Aug 07 2017137 Isaac Newton and the Cat Door

Popular legend holds that Isaac Newton invented not only calculus, but also the cat door. Unfortunately, this colorful legend is not supported by good evidence. Cats have been domesticated for thousands of years, with the oldest known domestic cat possibly dating back to Cyprus 9,500 years ago. Textual evidence for cat doors can be found Chaucer in The Miller’s Tale, centuries before Newton, and there’s no evidence that the natural philosopher even owned a cat. Nevertheless, the myth has been persistent and varied, initially being used to cut the scholar down to size, and later on used to demonstrate his brilliance.

Jul 31 2017136 Durer’s Rhinoceros

For almost three hundred years Europeans were not entirely sure what rhinos looked like. The most popular image of the beast was a print made by Albrecht Durer in 1515, which shows an Indian rhinoceros as a plated, scaled, animal with an extra horn between its shoulderblades. The print also includes text about how rhinos hunt and kill elephants. Durer never actually saw the rhino, which was a gift from the sultan of Cambay the the king of Portugal, but that didn’t stop his print from becoming one of the most influential pieces of media of all time.

Jul 17 2017135 Pad Thai, Nationalism, and Mandatory Hats

Pad Thai is now heavily associated with Thai cuisine, but it’s a relatively modern invention. Noodles were probably imported to Thailand via either China or Vietnam, and the style of cooking of the noodles seems to indicate that it stems from other noodle dishes from southeast China. Noodles in general, and pad Thai in particular, were popularized in the 1930s and 1940s as a way of intentionally giving Thailand a national dish. The prime minister behind reforms, Plaek Phibunsongkhram, also attempted to give his country a militaristic code of valor, fewer vowels, gendered names, and mandatory hats. Of his reforms, pad Thai is the only one that remains.

Jul 10 2017134 The Imaginary Islands of Benjamin Morrell

There’s no shortage of things on old maps that turned out to be fictional. Regions such as the Mountains of Kong or the continent of Lemuria dot antiquated maps, and the obviousness of their fictional nature seems quaint today. However, some fictional features of old maps were more subtle. Benjamin Morrell was an American sailor in the early 1800s who, in his memoirs, A Narrative of Four Voyages, invented islands out of whole cloth, most prominently Byers Island in the Pacific, and New South Greenland, a nonexistent region he placed off the coast of Antarctica.

Jul 05 2017133 Hachiko

A statue of a dog sits outside Shibuya station in downtown Tokyo. The statue commemorates Hachiko, an Akita who walked to and from the train station every day with his owner, Hidesaburo Ueno, a professor of agricultural science at Tokyo Imperial University. In 1935 the professor died while at work, but Hachiko kept returning to Shibuya to wait for his master. He waited for ten year for the professor to return, until his eventual death in 1935. Like Bummer and Lazarus, Hachiko is a dog that became beloved among his community, and he is one of many dogs that have waited for their humans to return long after death.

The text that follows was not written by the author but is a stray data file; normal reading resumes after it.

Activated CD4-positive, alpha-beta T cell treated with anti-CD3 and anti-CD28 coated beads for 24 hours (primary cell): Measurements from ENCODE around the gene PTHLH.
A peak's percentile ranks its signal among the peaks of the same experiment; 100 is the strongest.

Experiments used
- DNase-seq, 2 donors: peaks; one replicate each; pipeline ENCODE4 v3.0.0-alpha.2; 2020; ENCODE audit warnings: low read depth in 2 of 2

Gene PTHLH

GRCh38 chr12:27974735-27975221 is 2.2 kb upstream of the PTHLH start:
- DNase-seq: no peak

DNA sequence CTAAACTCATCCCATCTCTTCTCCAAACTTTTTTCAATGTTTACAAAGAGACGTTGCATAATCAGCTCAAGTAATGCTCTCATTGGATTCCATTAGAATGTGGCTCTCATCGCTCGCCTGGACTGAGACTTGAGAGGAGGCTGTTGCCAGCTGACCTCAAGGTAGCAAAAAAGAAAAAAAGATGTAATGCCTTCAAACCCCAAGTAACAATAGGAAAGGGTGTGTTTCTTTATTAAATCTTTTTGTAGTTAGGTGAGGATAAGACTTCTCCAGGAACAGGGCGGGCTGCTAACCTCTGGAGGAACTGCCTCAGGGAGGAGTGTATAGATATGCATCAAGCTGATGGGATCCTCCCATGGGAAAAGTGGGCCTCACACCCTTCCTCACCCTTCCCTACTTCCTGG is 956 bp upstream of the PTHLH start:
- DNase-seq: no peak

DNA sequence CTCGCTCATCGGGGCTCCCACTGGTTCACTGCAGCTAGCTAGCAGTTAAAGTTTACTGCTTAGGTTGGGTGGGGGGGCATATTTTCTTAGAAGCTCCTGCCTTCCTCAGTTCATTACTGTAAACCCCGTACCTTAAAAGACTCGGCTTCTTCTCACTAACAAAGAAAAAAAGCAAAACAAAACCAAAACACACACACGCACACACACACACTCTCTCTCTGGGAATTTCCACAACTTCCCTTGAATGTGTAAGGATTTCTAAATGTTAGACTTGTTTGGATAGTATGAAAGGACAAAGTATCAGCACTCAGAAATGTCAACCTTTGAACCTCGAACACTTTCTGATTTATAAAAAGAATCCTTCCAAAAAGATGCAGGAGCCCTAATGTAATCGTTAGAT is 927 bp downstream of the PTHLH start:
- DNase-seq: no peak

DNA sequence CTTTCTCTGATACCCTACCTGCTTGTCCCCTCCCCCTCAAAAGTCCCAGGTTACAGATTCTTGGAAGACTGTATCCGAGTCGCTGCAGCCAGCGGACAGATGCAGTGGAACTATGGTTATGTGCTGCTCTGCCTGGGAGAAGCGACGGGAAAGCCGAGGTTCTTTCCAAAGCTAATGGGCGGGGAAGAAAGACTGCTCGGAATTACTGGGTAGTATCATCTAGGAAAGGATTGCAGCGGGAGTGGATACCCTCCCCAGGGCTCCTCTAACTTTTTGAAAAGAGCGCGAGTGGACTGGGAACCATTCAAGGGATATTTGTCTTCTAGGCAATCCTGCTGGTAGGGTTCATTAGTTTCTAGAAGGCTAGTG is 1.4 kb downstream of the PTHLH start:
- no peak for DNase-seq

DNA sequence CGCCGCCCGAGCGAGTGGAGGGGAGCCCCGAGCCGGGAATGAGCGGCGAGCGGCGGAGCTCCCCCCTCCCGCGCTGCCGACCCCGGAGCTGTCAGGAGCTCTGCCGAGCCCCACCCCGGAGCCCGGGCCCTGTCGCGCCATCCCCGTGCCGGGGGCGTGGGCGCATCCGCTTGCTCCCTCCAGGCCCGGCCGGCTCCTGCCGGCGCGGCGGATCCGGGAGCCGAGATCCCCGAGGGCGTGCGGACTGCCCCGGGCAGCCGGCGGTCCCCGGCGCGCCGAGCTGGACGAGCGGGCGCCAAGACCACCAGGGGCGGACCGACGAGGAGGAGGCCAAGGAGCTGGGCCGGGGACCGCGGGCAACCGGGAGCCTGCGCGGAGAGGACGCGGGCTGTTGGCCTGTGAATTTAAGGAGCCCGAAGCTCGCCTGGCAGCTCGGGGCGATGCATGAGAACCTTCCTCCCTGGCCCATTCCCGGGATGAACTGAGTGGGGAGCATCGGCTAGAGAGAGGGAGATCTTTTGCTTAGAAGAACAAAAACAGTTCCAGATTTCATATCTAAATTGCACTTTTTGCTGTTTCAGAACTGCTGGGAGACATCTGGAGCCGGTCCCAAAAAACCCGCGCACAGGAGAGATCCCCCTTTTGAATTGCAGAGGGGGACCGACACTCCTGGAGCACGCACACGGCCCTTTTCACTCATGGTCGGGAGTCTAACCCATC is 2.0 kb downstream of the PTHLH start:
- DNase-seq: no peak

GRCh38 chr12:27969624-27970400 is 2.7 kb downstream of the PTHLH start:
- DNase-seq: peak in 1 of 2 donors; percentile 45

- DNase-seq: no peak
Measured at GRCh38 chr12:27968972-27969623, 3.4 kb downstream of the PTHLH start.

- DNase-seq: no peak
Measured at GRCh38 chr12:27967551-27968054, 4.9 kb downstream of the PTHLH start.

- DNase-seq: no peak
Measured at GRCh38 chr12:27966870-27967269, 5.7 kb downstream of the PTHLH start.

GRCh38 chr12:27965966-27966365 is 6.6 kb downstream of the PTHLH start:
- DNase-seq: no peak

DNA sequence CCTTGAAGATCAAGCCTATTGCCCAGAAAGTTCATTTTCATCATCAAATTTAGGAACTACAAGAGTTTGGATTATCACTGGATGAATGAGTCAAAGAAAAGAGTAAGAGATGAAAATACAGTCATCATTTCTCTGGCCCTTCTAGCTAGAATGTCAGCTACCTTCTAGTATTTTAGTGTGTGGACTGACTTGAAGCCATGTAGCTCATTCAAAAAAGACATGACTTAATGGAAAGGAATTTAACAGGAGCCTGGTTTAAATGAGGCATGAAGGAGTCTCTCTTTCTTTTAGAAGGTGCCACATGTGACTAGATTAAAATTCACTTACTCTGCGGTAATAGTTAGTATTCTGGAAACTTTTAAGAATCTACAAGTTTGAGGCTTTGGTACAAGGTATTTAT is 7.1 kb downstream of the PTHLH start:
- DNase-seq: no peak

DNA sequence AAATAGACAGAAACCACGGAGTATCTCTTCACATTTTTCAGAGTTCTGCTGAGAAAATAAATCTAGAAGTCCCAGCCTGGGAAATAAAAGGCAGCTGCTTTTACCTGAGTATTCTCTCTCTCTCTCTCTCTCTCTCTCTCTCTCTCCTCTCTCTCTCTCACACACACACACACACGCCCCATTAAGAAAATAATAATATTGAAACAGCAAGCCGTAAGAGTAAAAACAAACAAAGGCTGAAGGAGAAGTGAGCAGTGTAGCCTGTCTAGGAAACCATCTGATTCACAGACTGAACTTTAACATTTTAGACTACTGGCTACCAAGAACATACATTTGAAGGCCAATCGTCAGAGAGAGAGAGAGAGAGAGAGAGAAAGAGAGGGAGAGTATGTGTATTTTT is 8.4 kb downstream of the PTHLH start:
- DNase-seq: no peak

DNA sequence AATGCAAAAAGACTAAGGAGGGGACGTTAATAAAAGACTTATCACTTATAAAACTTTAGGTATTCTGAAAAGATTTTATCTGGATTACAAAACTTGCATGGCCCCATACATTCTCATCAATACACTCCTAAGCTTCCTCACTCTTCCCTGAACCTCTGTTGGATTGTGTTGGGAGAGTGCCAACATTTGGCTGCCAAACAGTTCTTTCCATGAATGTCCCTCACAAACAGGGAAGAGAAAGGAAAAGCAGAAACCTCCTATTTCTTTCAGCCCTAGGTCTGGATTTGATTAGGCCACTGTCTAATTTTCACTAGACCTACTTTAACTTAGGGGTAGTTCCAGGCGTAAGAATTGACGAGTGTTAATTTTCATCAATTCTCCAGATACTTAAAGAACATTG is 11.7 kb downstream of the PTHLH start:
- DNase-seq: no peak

Jun 19 2017132 Crystal King on Feast of Sorrow

Crystal King is the author of Feast of Sorrow, a novel about ancient Roman cooking that takes the first known cookbook as its inspiration. We talked about what it would have been like to go to a Roman dinner party, what the common people would have eaten, Roman fast food, and putting spices in your wine.

Jun 12 2017131 Polyamory, Polygraphs, and Wonder Woman

Wonder Woman’s origin story is a fascinating one. Diana of Themyscira was created in 1940 by William Moulton Marston, a psychologist who helped invent the lie detector, worked for Universal Studios, and who lived in a menage-a-trois with his wife, Elizabeth, and another woman Olive Byrne. Marston believed that women were inherently superior to men, and in Wonder Woman created a character whom he believed embodied the qualities the world most needed. That, and there was a lot of bondage. So much bondage.

Jun 05 2017130 Human Mail

Sending human beings through the mail is not generally allowed, but plenty of people have tried it. The most notable person in US history to mail themselves is Henry “Box” Brown who escaped slavery in Virginia via a shipping company, and emerged in Philadelphia. Other notable human parcels include W. Reginald Bray, who made a habit of putting strange things through the mail, May Pierstorff, who was mailed by her parents as a parcel, and Reg Spiers, an athlete who mailed himself to from the UK to London and later became a drug smuggler.

May 30 2017129 Phantom Time, the Dumbest Conspiracy Theory Ever

One of the most dramatic (and dumbest) conspiracy theories of all time is the Phantom Time Hypothesis, put forward by the conspiracy theorist Heriber Illig. They hypothesis states that almost three centurires of the Middle Ages, AD 614 to 911, never happened, and it was all because of Otto III (pictured below) and Pope Sylvester II.

Like the legend of Polybius, though, this is a conspiracy theory with some fascinating truth behind it. There are indeed chunks of missing time in the calendar, a result of the switch from the Julian to the Gregorian systems.

May 22 2017128 Quest For Thundercows

In 1910 the United States almost imported hippos as a meat animal. Had it done so, the US would have imported the single most dangerous large land animal on Earth and treated it like a cow. HR2361 also known as the American Hippo Bill, would have allocated $250,000 for the importation of hippos and other animals to the US. The bill had the support of former president Theodore Roosevelt, and even the New York Times favored importing hippos, calling it “lake cow bacon.”